Dash it all!
When you mark as many essays as I do, you often perceive trends in usage or misusage: particular idioms or errors that suddenly everyone seems to be using, as if they’ve been floating around in the air like microbes and infected everyone. The latest one I’ve noticed is the tendency to use a dash, but not put a space on either side of it, so that it is indistinguishable from a hyphen. So I might, for instance, come across something like this: “Pearce’s novel Tom’s Midnight Garden-published in 1958-uses the device of a temporarily-orphaned protagonist.” I’ve rarely had to correct this error until this year, but all at once it’s everywhere. I wonder why?
Incidentally, did you know there are two kinds of dash, the en-dash and em-dash? The en-dash is shorter and is used to indicate ‘to’ in dates or sequences: ‘1939-1945’ and so on. (On this particular word-processing programme it’s the same as a hyphen but should be a little longer.)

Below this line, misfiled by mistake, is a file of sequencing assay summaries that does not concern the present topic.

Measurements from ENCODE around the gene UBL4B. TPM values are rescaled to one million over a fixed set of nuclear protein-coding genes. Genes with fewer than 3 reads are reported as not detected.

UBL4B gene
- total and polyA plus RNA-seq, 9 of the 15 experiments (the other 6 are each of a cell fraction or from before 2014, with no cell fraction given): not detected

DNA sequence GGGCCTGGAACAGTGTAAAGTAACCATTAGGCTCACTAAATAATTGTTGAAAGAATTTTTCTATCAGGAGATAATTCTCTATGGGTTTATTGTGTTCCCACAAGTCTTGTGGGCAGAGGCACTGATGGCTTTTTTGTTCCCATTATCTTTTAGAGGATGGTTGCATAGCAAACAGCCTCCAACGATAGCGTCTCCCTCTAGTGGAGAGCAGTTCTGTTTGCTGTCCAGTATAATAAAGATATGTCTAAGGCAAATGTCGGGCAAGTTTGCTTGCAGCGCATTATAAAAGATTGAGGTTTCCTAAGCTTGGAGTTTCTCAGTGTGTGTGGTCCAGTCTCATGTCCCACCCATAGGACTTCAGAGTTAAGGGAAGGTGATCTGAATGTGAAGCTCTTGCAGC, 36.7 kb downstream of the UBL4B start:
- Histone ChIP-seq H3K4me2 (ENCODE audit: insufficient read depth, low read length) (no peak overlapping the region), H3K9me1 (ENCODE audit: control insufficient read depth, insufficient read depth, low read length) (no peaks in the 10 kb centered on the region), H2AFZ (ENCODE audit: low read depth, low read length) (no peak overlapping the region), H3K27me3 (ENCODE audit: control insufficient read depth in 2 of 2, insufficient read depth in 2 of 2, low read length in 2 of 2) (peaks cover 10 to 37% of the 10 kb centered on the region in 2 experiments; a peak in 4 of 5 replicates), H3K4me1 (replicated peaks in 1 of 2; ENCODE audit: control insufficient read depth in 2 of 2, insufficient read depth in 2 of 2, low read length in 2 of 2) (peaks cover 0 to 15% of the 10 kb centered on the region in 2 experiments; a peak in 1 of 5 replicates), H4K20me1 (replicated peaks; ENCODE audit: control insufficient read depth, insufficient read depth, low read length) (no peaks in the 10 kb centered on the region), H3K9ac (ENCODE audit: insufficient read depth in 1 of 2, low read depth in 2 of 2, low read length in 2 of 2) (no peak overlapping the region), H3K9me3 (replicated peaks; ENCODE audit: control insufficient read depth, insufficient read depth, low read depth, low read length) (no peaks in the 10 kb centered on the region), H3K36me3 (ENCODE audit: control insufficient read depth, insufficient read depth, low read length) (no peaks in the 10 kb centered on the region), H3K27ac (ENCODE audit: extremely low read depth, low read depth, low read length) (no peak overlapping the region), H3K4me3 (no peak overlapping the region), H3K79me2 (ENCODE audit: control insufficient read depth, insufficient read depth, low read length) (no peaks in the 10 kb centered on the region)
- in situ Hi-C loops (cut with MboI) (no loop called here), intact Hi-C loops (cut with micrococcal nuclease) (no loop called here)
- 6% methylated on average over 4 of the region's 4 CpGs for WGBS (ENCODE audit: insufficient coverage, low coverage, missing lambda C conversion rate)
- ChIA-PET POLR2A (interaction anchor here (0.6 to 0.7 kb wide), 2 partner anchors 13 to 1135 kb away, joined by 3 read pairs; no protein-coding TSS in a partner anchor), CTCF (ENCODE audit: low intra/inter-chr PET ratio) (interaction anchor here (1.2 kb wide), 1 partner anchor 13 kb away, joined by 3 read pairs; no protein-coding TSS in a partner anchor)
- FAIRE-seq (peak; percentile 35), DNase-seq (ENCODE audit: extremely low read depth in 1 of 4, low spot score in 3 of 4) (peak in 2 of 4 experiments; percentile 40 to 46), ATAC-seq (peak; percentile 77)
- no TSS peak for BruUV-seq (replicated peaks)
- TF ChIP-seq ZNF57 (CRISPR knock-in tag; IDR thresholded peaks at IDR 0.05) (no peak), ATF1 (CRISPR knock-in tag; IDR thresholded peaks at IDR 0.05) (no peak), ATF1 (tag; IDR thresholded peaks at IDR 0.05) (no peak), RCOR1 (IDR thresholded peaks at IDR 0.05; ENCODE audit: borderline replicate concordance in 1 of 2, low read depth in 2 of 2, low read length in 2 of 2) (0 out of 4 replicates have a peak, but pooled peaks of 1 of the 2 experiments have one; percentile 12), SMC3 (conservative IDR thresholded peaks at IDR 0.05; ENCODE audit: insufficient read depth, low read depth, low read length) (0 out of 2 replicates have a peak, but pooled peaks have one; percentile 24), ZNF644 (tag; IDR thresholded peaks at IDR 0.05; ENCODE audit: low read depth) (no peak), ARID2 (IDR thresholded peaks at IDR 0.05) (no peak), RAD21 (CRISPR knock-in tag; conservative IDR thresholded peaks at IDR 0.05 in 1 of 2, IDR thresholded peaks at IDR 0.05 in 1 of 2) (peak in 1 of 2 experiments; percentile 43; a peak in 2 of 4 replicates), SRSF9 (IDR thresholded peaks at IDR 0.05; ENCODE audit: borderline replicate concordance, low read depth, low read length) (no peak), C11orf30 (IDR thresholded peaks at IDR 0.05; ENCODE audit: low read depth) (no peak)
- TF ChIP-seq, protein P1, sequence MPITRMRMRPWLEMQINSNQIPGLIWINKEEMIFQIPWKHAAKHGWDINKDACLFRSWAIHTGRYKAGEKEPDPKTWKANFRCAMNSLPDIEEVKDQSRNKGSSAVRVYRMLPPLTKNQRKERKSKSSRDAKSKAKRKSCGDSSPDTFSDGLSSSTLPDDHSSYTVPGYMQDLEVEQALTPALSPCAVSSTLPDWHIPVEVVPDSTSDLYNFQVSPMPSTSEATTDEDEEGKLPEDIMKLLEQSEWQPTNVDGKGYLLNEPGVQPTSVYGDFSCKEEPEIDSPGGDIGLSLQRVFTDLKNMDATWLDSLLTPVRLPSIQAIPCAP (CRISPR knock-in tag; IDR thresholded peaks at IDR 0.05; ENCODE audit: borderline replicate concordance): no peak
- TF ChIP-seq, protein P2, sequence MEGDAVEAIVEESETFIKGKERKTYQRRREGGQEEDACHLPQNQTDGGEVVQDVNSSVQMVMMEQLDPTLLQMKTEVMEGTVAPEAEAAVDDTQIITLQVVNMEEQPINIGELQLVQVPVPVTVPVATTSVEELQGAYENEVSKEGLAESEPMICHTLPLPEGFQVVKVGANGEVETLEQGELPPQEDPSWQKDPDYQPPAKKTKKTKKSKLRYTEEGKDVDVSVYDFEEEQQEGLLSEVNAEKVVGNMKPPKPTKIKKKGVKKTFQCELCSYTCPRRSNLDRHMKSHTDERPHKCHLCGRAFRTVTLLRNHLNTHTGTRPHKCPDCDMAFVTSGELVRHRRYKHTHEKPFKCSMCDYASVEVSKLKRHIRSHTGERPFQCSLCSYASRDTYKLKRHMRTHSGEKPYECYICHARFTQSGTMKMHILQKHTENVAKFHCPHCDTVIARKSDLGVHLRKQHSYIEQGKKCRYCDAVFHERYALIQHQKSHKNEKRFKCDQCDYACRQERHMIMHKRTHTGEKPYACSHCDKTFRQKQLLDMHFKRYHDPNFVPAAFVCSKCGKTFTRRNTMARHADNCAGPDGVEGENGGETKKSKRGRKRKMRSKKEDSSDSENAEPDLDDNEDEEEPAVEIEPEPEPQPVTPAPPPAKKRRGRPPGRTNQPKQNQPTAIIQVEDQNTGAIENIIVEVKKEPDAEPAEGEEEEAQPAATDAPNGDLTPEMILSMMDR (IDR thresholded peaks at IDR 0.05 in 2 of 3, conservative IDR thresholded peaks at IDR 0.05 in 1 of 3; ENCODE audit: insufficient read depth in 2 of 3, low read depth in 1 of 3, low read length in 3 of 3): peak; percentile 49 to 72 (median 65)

The em-dash is longer again, and is used to indicate either a change in thought while speaking, or a sudden breaking off: “Ladies and gentlemen, I’d like to welcome you to – Susan, what the hell are you doing?” It’s also used, in pairs, to insert a thought or idea into a sentence, like slightly abrupt parentheses: “I said nothing – my usual tactic when I can’t think what to say – and waited for her to go on.” (That would be the usage intended in the Tom’s Midnight Garden example, above.)
In fact, according to Keith Houston, in his delightful book Shady Characters – all about neglected or marginal punctuation marks – there’s a difference between American and British practice in this last usage. Americans use a pair of em-dashes with no space either side, while British people use en-dashes with a space either side. But I can’t illustrate that here as Open Office only does em-dashes and hyphens.
One further use of the dash, which is becoming more frequent and which I use myself (especially in e-mails) is to herald an afterthought or follow-on or supplementary bit of information or explanation: “I won’t be able to get there tonight – the trains stop running at 7.30.”
That’s all I have time for – must dash.